Long ago, we decided that we wanted a residential refrigerator in the bus. We have enough battery storage to maintain the 120V needs of a refrigerator when boondocking, especially because newer residential refrigerators are very energy efficient. Our biggest limitation when deciding on a refrigerator was the height of the bus - specifically, the height where the ceiling starts curving. We determined that if we want to put the refrigerator against a side wall, it can only be about 59" tall.
Luckily, we found a great little frig from Home Depot. It’s the Magic Chef 10.1cf refrigerator. Surprisingly, we can fit quite a lot of food in there (we had it in our laundry room at our house for months and I practiced putting food in there to see what I could fit). It is the exact height we need, but the best part is that it uses less than 1kwh per day. In fact, when we tested it with our Kilowatt meter, it was consistently using about 0.7kwh per day. The bonus is that it costs about $300 (we were able to wait for a sale). Disclaimer: It specifically says in the manual that it is not to be installed in an RV, and it’s not to be built in. Well, we are doing both. But, if it breaks, for $300 we can buy this refrigerator many times over for the price of one RV refrigerator. Luckily, we know many people have this same refrigerator in their bus conversions with great success.
We had two concerns about installing a refrigerator. First, how can we secure the refrigerator so it won’t come flying out in the event of an accident (or even just a sharp turn)? Second, how can we secure the doors while driving so they don’t pop open on a bumpy road sending food flying?
The first part of our plan for securing the refrigerator was accomplished when we built the technology cabinet. On the underside of the shelf that sits above the refrigerator, we screwed in a ¾” plywood brace. The brace sits just about ½” above the rear of the frig. This should prevent the refrigerator from being able to tip forward. However, we still had to figure out how to stop it from sliding forward.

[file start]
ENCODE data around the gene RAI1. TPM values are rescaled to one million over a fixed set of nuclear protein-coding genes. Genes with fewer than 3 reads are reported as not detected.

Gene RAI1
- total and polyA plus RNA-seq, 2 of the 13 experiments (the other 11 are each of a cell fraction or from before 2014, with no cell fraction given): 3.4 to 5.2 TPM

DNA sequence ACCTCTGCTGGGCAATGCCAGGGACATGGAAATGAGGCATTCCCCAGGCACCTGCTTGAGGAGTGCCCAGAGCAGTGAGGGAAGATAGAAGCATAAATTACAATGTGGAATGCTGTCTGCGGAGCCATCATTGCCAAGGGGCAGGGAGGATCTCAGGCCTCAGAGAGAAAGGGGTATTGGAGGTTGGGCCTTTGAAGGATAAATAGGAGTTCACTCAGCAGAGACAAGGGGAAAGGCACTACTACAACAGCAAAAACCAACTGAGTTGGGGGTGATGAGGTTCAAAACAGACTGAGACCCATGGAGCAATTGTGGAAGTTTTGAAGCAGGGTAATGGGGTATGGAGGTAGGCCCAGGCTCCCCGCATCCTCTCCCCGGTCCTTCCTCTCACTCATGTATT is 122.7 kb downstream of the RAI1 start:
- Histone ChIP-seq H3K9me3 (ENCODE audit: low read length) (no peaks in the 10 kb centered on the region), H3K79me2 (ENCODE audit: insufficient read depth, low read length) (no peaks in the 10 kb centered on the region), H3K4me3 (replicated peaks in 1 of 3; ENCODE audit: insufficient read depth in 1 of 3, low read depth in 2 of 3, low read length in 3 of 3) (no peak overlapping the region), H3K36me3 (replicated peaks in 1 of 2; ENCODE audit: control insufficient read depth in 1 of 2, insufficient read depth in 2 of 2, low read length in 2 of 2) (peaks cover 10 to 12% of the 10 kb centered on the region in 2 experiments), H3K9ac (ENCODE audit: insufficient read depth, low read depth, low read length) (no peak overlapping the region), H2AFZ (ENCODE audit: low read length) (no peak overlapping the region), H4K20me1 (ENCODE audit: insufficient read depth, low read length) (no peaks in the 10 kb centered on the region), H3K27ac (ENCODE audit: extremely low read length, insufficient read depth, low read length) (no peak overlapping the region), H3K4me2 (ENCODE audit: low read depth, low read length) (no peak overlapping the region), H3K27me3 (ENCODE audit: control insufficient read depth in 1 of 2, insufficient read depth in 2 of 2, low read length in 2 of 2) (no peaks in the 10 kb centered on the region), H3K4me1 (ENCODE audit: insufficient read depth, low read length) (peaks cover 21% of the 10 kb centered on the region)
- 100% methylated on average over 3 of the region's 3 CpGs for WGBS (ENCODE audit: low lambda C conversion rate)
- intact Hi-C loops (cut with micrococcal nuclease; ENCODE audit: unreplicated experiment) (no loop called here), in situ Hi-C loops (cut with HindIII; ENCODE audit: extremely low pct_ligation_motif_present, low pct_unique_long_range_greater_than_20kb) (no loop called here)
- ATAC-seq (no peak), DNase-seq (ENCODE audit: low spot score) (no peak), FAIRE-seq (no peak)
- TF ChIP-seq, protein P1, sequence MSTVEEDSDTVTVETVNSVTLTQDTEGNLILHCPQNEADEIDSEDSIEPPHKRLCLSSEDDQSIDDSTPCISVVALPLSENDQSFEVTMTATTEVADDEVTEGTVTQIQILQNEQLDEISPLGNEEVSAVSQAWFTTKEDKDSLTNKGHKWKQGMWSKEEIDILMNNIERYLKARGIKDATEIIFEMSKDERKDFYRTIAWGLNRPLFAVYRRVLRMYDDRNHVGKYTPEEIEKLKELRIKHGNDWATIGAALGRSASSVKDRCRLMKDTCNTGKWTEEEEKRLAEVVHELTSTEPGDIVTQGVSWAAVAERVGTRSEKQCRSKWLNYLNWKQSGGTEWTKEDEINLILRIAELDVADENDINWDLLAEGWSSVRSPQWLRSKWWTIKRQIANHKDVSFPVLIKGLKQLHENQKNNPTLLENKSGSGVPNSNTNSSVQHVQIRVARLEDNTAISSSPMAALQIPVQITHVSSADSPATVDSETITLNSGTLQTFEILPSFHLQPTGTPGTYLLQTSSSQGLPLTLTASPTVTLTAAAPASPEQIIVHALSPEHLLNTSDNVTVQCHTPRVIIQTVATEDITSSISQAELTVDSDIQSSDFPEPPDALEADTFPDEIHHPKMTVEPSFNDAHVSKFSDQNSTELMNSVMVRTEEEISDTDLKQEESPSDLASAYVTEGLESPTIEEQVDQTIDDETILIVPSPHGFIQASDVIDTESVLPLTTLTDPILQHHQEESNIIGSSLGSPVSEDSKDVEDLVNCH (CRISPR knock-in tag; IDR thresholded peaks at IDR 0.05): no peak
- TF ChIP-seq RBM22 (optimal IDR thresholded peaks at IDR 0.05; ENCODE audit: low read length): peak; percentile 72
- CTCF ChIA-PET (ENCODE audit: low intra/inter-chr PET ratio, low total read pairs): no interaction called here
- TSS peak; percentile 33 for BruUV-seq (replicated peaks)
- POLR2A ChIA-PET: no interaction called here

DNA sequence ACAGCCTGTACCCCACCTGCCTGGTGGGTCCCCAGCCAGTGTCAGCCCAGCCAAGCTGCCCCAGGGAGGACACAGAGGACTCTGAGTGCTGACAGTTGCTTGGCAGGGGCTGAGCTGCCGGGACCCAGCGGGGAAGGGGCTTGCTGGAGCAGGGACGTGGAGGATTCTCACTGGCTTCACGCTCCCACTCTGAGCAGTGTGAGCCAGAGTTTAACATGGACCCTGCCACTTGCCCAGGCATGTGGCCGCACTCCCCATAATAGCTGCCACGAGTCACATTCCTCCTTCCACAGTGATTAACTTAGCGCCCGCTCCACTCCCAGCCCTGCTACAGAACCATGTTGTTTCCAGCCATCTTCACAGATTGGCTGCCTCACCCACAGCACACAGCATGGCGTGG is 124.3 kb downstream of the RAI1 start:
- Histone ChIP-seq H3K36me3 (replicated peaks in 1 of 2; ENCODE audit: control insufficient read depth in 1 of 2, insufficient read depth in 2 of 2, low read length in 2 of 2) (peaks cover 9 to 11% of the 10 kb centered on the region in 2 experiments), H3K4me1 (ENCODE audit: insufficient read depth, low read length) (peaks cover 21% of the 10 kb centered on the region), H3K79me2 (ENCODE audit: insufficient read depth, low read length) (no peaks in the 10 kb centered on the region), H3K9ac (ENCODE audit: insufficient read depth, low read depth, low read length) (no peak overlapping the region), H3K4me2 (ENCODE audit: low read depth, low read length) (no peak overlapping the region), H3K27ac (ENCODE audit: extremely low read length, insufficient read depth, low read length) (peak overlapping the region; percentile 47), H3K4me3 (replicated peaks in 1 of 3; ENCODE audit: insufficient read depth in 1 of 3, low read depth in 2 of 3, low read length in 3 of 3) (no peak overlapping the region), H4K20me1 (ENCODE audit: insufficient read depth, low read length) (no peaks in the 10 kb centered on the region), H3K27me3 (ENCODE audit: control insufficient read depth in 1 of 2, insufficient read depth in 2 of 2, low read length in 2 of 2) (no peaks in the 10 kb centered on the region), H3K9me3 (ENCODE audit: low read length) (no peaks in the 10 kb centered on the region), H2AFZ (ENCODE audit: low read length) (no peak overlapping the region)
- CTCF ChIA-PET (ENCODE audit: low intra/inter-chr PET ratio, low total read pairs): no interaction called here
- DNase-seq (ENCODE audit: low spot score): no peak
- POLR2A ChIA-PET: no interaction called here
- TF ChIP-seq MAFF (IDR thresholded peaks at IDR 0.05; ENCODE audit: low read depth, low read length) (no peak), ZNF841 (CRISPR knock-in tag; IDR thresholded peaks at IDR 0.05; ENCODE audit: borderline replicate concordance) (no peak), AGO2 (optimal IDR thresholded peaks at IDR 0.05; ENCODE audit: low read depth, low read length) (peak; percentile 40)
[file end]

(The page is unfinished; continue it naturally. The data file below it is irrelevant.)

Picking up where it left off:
It turns out that the adjustable feet on the front of the frig provided the perfect mounting spot. They bolted directly to the frame of the refrigerator. The feet are approximately 1” tall, so we used a length of steel 1” square tube to take up that space. We then drilled holes through the tube to line up with the screw holes. Next, we drilled up through our double layer of subfloor. Finally, we made some huge steel washers and bolted up through the subfloor and steel tube directly into the base of the refrigerator with M8 Grade 8 bolts. This should be enough to keep that refrigerator in place.
Originally, we planned on using child safety latches to secure the refrigerator doors while driving. In the midst of installing the refrigerator, however, we came up with another plan. Another great thing about the refrigerator is that you can switch which way the doors open. That means that there are screw holes on both sides of the frig for mounting hinges. We were able to use one of those screw holes that is in between the top and bottom doors to make a “lock” of our own. Juan went to the hardware store and bought threaded rod, some nuts, and a knob. We screwed them all together and cut the rod to length. Now, when we are getting ready to drive, all we have to do is screw this knob into place and it pins both the freezer and refrigerator door closed. Then, when we are parked, we don’t have to have a safety strap hanging there. We can simply put our knob away until the next drive day.
The refrigerator has been working perfectly since installing it. For now, we just keep cold water in there for work days, but it’s a nice perk. We think we will be very happy with this little frig and are pleased with how we were able to secure it.
Next up: The project we feared - building the upper cabinets around the front driver’s area. So many curves!!
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